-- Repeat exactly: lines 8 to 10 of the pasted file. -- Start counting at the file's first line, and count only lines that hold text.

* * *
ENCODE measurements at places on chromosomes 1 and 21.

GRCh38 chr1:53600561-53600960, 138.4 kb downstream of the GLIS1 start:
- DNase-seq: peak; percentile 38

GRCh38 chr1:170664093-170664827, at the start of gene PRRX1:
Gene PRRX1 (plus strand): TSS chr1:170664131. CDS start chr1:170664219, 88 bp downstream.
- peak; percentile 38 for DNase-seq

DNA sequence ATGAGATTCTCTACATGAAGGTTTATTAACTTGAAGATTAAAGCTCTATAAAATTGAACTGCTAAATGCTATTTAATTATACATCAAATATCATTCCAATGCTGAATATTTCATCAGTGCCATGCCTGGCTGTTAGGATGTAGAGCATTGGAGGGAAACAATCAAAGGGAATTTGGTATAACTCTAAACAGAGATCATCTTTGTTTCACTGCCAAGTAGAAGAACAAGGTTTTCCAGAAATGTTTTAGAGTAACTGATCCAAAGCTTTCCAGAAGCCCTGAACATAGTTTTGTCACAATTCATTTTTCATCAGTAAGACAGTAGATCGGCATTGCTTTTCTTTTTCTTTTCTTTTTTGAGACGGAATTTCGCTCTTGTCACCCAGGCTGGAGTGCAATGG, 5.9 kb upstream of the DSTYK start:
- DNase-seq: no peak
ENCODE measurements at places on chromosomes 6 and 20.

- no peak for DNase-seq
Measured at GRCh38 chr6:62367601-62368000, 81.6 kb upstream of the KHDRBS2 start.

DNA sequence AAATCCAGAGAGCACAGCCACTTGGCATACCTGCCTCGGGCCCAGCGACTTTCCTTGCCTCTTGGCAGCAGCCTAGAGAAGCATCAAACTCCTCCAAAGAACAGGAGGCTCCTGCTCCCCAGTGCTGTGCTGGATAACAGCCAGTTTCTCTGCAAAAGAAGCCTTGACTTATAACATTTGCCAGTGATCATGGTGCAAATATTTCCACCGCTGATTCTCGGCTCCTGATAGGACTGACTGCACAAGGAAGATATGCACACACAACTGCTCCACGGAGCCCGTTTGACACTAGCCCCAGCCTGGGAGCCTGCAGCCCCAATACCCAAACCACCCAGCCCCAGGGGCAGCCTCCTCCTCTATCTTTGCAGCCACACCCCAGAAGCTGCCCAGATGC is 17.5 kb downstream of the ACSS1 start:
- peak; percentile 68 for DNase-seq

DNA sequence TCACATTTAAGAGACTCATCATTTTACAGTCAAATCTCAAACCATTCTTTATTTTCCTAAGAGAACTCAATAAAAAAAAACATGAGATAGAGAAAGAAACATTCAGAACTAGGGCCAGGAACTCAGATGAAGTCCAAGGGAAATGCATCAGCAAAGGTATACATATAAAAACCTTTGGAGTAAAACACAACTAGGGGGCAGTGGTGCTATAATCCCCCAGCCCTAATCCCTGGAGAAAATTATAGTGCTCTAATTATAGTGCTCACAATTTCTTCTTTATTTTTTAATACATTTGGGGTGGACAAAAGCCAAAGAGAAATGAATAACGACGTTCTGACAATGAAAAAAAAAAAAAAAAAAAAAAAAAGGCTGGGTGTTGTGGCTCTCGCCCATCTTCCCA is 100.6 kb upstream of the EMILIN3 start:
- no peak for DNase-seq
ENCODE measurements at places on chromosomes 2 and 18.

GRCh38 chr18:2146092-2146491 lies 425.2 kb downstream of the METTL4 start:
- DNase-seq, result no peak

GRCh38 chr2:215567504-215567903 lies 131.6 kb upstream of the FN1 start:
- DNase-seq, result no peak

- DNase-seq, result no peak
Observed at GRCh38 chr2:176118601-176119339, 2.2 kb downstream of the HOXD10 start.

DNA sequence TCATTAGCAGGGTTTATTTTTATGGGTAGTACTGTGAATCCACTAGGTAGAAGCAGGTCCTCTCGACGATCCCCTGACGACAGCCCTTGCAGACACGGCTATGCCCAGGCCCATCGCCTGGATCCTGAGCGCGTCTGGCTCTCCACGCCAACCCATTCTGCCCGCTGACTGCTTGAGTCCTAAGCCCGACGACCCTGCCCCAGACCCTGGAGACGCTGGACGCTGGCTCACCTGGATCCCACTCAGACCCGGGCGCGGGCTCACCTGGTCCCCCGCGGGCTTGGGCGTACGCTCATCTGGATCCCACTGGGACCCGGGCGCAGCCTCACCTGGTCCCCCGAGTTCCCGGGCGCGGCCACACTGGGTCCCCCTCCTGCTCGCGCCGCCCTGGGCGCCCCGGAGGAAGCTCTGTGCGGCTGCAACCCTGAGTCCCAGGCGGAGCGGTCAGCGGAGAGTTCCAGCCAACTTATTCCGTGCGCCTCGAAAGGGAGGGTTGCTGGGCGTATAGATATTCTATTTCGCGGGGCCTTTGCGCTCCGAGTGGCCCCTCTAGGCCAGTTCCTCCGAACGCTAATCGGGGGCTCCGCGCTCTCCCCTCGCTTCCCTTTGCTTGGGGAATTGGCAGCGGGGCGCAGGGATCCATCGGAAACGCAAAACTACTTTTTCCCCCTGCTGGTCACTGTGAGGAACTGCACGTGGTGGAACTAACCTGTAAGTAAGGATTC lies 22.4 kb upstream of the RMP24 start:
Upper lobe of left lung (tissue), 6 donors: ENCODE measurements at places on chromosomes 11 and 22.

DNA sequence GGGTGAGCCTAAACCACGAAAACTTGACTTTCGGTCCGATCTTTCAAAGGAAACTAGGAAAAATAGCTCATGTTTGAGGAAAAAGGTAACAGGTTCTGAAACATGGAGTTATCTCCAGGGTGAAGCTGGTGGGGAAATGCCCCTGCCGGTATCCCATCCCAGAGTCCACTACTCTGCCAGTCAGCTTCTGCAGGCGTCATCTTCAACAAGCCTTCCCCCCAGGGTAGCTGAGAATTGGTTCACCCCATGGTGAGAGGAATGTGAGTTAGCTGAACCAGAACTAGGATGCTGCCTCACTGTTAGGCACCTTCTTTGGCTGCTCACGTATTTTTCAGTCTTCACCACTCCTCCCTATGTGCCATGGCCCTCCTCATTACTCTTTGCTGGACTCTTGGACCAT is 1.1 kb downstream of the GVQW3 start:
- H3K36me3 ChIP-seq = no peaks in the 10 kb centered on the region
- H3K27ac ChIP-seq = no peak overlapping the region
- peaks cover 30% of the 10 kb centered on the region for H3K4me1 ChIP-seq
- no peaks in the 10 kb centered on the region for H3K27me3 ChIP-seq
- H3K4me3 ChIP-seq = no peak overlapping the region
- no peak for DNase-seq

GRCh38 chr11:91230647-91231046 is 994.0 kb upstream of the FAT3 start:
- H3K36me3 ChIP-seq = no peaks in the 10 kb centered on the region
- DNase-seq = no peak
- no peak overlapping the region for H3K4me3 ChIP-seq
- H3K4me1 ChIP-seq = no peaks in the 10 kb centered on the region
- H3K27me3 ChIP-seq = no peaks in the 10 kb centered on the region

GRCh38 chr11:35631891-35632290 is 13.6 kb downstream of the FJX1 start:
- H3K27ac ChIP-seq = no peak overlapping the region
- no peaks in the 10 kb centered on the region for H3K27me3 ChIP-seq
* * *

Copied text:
- DNase-seq: no peak
ENCODE measurements at places on chromosomes 6 and 20.

- no peak for DNase-seq